Figure 6.

T2* mapping image calculated using a MEGE sequence. Arrow 2 indicates higher T2* whereas arrow 1 indicates lower T2* values.

8.2. Clinical application of T2* mapping in cartilage repair surgery

Goetz H. and al performed MRI examinations on 30 patients after MACT at a follow-up period of 28.1 ± 18.8 months. T2* values are given in milliseconds (ms). In healthy control cartilage, T2* mean value of all patients was 30.9 ± 6.6 with a significant increase of T2* values from deep (27.9 ± 7.2) to superficial (33.9 ± 6.9) cartilage aspects. The cartilage repair tissue after MACT showed a mean (full-thickness) T2* value of 24.5 ± 8.1 with a significant increase from deep (21.6 ± 7.3) to superficial (27.5 ± 9.4) (P < 0.001). When comparing T2* values of the healthy control cartilage with those of the cartilage repair tissue, the mean T2* values and the T2* values in deep and superficial cartilages were significantly lower in the cartilage repair tissue (P < 0.001) [59] ( Figure 7 ).

Figure 7.

Depiction of cartilage in a patient 6 months after MACT of the lateral femoral condyle. Morphological PD-TSE sequence (a), matched quantitative T2 (b), and T2* (c) maps. Arrows mark the area of cartilage repair. ROIs, considering a possible zonal variation, provide information on the mean (full-thickness) as well as the deep and superficial aspect of control cartilage (left) and cartilage repair tissue (right, arrows). Zonal stratification is visible for both T2 and T2* images in most parts of the cartilage. A possible “magic angle” effect is visible within the trochlea. Higher T2/T2* values are apparent in the cartilage repair tissue, compared with the adjacent cartilage [59].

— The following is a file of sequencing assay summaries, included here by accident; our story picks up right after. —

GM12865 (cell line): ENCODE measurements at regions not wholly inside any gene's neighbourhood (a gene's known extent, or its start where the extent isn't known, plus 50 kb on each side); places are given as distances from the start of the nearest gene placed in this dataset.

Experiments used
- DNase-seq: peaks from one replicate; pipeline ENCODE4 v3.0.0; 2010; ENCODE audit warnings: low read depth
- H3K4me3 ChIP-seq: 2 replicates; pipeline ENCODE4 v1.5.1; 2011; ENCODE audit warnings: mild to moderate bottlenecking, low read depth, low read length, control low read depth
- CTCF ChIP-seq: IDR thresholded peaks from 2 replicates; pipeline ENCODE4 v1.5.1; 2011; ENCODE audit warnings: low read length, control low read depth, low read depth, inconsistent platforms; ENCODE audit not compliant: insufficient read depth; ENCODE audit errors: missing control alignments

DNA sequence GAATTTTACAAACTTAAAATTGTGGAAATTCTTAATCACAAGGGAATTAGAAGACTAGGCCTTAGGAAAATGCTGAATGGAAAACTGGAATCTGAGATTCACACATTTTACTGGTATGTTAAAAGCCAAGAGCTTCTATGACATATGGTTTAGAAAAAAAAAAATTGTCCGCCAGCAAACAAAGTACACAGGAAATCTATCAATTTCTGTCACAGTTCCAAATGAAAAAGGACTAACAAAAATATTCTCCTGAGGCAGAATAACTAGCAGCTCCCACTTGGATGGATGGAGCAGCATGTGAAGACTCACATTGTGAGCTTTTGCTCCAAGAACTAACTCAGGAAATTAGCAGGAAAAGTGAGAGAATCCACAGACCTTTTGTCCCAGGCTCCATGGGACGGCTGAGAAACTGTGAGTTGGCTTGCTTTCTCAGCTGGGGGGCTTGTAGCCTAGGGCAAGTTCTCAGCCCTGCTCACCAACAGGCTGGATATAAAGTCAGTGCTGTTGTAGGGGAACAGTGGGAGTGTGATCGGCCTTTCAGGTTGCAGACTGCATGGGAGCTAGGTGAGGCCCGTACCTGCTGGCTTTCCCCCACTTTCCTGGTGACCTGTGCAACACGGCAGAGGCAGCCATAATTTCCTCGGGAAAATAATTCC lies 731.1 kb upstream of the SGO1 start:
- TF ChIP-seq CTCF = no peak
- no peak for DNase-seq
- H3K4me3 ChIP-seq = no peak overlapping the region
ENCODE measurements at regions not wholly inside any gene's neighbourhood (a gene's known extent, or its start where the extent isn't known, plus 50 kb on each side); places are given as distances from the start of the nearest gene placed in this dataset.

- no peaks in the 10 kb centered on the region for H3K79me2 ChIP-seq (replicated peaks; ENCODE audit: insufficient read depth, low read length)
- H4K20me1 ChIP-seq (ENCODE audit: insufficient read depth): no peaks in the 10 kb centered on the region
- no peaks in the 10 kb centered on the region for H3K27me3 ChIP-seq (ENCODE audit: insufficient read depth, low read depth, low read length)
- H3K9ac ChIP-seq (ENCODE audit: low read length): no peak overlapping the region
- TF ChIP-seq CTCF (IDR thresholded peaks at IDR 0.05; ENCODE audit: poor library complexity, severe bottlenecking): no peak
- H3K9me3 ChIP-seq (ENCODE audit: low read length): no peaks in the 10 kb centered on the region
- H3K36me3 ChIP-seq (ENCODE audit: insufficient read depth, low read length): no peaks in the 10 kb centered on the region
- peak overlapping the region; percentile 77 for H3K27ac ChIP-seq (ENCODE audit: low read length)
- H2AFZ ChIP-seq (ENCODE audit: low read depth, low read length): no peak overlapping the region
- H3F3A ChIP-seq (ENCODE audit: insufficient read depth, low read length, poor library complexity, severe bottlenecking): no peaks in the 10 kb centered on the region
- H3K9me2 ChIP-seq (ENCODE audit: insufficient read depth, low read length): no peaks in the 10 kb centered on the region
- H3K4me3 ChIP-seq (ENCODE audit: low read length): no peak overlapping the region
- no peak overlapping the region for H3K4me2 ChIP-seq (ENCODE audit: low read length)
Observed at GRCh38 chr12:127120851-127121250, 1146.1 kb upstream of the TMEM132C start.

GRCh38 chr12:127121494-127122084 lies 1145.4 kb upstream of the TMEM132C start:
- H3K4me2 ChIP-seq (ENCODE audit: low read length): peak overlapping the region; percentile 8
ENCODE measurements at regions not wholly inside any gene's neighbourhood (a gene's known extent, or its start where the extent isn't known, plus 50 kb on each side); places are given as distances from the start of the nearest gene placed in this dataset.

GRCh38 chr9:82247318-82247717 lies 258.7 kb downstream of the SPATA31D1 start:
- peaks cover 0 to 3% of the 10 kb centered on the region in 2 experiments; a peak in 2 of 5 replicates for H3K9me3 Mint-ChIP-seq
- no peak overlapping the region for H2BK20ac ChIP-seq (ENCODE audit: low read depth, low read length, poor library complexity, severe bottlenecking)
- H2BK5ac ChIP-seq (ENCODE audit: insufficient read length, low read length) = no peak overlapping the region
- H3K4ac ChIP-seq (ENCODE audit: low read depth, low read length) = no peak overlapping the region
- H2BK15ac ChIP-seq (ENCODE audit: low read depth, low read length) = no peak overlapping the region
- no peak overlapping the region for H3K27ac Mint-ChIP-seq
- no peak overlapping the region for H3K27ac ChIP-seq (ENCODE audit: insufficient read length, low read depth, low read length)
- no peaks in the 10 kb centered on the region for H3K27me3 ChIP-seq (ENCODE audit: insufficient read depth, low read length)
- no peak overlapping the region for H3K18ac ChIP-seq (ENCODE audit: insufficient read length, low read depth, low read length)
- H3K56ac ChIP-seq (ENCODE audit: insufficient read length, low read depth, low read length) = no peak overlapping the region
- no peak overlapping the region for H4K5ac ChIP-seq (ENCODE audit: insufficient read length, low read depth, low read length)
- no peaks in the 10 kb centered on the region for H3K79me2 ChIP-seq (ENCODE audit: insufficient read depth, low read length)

The comparison of the mean (full-thickness) T2* values over different postoperative intervals revealed a stability of T2* values over time with T2* value of 31.4 ± 6.2 for the short-term interval, 31.0 ± 6.7 for the mid-term interval and 30.4 ± 7.0 for the long-term interval. However, the cartilage repair tissue showed significantly higher T2* values at the short-term follow-up (31.0 ± 8.1) than at the mid-term follow-up (20.7 ± 6.1) (P < 0.001), and stable values between the mid-term and long-term (22.2 ± 6.0) follow-up (P = 0.232). The difference between the short-term and long-term follow-up was also significant (P < 0.001) [59].